show me a sensor net problem that actually needs a network:)

breaking down CS

an idea for a southpark video about computers everywhere

lets all go to the junkyard and get lots of consumer electronics (fridge, washing machine, microwqave, digital tv, cameras, phones etc) and then get a large hammer and smash them all to pieces to show how many of them have chips in (would be nice to do with a car too:) and then smash the screen we are on to show we are just a computer animation too (pink panther stylee:)

Monday, August 04, 2008

semi-lifting, strange loops and hard problems in CS

so was reading douglas hofstadter's excellent "I am a strange loop", and thinking about hard problems in CS in the sense of problems that are kludged around but not really elegantly solved - in the book, DH claims that class/superclass confusion is a first class part of human thought and yet ever since Principia Mathematica, everyone tries to ban (set v. powerset, or member, v. set of) the idea from formal thought - this seems to apply in CS too - but in reality, from time to time, we need to apply an idea and generalise it in some much more powerful and insightful way than this restriction permits - at the lowest level, this is what lets you program bits on wire (bare metal coding in comms and OS work) and then write the rest of the system in some typesafe way. but the "shift" in levels should not be the "dirty little secret" (casts etc) it is today - it should be a proud first class concept and mechanism for CS to use just like DH does

there's probably some parallel problem lurking in the occasional need to think about multiple inheritence too...but I can't quite think what it is right now...

mobile phones and lack of creativity

here's another thing that would be good to do with a cell phone, but the cellphone business is too braindead to allow it

save/restore console game state (e.g. xbox, wii, ps2/3 etc) onto a cell phone (via bluetooth or wifi or even sms)

this would be cool coz you could save a game onto your phone,go round your friends (assuming they have same game) and upload and continue from where you were...


Thursday, July 24, 2008

Review Forms for CS Systms conferences...

I was involved in a recent workshop on workshops where there were many concerns about the problems associated with quantity and quality of work in the conference/workshop processes (from submissions, through reviewers, to feedback ,and on to publications and presentation)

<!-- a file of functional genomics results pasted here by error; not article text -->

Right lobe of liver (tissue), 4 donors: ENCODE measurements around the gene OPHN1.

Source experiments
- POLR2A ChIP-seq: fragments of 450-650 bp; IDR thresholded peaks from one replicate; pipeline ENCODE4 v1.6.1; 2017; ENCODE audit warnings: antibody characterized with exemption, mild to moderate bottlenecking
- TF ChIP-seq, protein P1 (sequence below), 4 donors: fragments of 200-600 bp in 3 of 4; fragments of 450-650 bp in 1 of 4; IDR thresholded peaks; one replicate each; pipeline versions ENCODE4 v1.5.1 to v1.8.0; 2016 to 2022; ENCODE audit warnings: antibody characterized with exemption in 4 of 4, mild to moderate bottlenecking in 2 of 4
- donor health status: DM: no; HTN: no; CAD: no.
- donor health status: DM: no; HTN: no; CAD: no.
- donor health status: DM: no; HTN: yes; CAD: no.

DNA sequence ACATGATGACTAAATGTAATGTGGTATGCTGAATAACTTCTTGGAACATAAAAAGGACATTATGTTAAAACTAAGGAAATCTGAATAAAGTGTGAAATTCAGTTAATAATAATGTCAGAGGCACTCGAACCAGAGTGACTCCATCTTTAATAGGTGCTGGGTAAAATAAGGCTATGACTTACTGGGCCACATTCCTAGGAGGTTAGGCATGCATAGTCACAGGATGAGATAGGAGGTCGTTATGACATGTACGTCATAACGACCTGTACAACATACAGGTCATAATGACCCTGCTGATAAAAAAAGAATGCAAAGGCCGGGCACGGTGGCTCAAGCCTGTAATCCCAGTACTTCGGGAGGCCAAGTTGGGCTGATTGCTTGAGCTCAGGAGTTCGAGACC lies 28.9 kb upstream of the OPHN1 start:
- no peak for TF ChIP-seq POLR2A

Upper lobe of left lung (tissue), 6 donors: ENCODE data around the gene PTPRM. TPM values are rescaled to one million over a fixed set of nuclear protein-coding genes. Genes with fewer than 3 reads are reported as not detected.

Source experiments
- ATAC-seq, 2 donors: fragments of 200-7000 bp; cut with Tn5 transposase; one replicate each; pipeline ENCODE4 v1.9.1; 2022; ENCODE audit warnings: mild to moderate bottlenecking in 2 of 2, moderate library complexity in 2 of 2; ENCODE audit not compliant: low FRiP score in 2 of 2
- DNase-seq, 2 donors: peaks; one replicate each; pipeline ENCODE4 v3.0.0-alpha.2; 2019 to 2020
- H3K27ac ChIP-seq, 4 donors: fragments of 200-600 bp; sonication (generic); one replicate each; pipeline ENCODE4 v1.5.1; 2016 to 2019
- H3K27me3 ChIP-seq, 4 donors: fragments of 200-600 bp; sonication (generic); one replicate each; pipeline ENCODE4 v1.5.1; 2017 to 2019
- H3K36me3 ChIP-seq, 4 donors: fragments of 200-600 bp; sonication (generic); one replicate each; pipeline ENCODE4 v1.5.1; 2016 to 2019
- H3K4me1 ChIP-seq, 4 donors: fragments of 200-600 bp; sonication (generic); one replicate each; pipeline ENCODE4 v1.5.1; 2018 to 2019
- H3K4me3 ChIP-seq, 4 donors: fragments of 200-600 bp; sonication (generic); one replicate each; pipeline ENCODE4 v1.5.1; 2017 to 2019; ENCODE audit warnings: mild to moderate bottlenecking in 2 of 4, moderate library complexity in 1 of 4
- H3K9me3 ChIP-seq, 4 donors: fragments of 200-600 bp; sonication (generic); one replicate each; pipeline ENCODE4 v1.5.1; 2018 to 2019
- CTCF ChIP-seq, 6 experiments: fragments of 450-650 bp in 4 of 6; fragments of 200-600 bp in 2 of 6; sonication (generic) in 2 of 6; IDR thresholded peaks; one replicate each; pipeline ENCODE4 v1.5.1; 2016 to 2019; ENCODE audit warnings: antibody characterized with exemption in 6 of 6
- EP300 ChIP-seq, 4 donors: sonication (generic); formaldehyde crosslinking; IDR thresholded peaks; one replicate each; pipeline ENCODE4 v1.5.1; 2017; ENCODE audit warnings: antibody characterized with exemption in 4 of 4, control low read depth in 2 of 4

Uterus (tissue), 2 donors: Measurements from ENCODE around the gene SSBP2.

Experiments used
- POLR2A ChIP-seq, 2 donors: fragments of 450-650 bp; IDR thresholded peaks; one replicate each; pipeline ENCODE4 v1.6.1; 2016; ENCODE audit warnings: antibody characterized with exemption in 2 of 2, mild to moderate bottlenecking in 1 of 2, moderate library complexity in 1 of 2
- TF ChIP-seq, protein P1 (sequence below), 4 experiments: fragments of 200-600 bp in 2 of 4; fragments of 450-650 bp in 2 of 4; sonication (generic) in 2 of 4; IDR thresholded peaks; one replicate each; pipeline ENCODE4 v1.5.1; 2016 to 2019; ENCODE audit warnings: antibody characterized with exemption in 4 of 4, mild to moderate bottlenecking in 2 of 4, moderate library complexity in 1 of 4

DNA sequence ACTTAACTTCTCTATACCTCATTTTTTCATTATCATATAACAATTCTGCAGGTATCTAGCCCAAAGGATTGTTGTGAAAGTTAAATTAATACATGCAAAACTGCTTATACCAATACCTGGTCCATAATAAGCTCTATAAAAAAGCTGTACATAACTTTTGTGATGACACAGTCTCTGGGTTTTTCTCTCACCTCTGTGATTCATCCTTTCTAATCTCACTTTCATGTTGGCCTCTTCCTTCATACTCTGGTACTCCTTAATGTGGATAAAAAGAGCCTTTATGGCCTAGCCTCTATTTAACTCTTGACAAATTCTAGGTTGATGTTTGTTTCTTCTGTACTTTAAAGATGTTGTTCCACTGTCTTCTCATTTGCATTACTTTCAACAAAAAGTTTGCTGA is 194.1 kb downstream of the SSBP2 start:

it occurs to me that some of this might be improved by more careful design of review forms...viz the addition of judiciously chosen (lightening conuctor) sections in the form:

"Why did you hate this paper?"
(to remove vitriol from the technical feedback part of the review elsewhere)
"What paper did you want this person to have written?"
(to avoid feedback that asks an author to submit something different or do additional work which they might have done but not had space for:)
"who do I think I am?"

Plan B: have an exam which people have to pass to be qualified as PC members/reviewers - it will calibrate them.

Tuesday, July 22, 2008

learning statistics and computer games - recharging (energy) is same as (negative) randomness (entropy)

This is a well known problem that illustrates a nice area of proability/statistics (recently showed up inthe so so movie with Kevin Spacey, 21):

In a game show, a contestent has to guess which of three doors
the prize lies behind (e.g. a fast car) - the other two doors lead to nothing.
The game show host knows the right answer.

Now, lets say the contentst guesses door A. The game show host
now opens one of the other two doors (obviously showing
nothing), and asks the contestent
if they want to stay with their choice, or change to the door that
they didn't chose and the host didn't open.

What should the contestent do, and why?

So the answer is change (always - since you have 2/3 chance of the prize being behind the two doors you didn't pick, and in the second go, you get to know it is 50/50 between the door you did pick (with 1/3 chance) and the one you didnt that didnt get opened, so either way, you are twice as likely to win by changing as by sticking.

The more interesting problem is:
how do you convey this (teach it) to people?
I asked 4 random kids - 2 got it (using the 1/3 v. 2/3 or the 50/50 v 1/3 argument above) . two refused to believe me after explanation

Soome said: cast the change in information as like recharging in a game, then maybe they'd get it - so information increase is entropy decrease entropy is just negative heat. maybe there is something in this - could we devise a game whch illustrates this idea generally?

derek says: why not do the 100 (or million) door version and in 2nd go, host opens 999,998 doors...

Thursday, July 17, 2008

objective unknowledge

so actually there is a flaw in the Popper classic formulation of